Mistletoe plantAmong the plants sacred and closely allied to the mystic life of a portion of the human race there is none more interesting and rich in legend than the mistletoe. This was associated with religious observances before the time of Christ, and is mentioned by our earliest historians.
There are over seventy species of this peculiar plant.
Both the American variety (Phoradendron flavescens) and the European, or true mistletoe (Viscum album), belong to a family of parasites, so called because they derive their nourishment entirely or in part from some other plant, instead of taking it directly from the soil. Owing to the presence of the green coloring matter (Chlorophyll) in the stems and leaves, the mistletoe is not entirely parasitic, but is to a certain extent self-supporting, drawing but a portion of its nourishment from the tree on which it grows.
It is found both on deciduous and on evergreen trees. In some locations in Europe it is especially abundant on the apple tree, and, if in the right climate, there are few tree species which are exempt from serving as its host.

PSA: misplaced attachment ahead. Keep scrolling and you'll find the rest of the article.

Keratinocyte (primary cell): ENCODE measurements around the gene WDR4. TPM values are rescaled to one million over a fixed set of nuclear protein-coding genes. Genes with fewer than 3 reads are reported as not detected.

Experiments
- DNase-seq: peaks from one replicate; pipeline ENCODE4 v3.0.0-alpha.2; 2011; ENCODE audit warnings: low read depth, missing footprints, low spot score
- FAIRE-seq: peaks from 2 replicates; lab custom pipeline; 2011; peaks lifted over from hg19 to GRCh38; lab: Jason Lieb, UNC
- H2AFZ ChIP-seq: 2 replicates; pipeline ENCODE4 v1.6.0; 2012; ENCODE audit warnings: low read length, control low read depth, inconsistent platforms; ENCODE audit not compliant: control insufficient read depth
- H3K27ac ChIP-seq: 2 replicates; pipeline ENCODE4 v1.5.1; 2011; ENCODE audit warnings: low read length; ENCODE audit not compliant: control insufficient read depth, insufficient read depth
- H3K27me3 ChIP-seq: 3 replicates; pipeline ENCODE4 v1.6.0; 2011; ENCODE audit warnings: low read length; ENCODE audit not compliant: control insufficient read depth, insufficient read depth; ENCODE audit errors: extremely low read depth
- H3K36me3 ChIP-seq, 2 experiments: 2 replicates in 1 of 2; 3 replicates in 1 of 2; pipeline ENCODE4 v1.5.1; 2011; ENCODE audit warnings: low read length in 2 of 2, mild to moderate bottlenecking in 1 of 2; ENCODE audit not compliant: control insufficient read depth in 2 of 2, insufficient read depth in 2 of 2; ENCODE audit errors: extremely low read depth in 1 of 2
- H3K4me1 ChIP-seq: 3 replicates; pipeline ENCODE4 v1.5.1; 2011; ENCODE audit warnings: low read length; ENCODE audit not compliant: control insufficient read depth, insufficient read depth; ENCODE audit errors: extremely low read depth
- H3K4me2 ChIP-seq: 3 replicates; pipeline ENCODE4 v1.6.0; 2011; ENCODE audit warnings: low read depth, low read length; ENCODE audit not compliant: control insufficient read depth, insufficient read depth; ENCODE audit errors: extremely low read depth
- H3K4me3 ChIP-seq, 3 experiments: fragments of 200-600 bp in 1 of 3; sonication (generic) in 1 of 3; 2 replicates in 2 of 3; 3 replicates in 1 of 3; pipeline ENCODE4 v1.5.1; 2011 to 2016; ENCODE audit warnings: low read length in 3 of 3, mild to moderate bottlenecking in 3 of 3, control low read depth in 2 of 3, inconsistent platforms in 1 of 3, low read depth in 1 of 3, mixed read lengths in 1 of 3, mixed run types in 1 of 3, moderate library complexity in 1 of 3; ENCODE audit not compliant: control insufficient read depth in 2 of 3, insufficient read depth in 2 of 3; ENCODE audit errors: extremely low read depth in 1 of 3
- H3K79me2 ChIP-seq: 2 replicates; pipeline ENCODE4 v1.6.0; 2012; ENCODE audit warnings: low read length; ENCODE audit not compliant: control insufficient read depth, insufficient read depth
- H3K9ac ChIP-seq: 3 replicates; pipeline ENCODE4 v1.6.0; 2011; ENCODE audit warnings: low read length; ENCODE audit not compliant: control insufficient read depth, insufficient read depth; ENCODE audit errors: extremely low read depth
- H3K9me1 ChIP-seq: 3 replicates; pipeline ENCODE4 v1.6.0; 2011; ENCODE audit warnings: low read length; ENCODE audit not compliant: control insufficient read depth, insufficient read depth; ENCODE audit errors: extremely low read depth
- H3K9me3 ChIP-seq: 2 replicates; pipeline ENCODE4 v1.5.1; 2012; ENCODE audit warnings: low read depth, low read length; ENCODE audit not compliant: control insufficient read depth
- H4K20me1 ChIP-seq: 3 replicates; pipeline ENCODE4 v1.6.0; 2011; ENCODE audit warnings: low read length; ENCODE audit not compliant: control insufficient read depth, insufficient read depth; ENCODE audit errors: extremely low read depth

The mistletoe is an evergreen, shrubby plant of slow growth, attaining a length of about four feet, and its duratin of life is practically that of the tree on which it grows. The leathery leaves and rugged stems are yellowish-green in color, and, in the axils of the leaves, are the small and insignificant flowers, which ripen about Christmas-tide into pearly white translucent berries.
At Christmas-tide the mistletoe is largely used for decorative purposes, especially in England, where the custom is ancient, and also in our own land, where each holiday season finds more and more of this unique plant gracing chandelier and window, until we, too, may some day find our maids all kissed-"Under the mistletoe bough."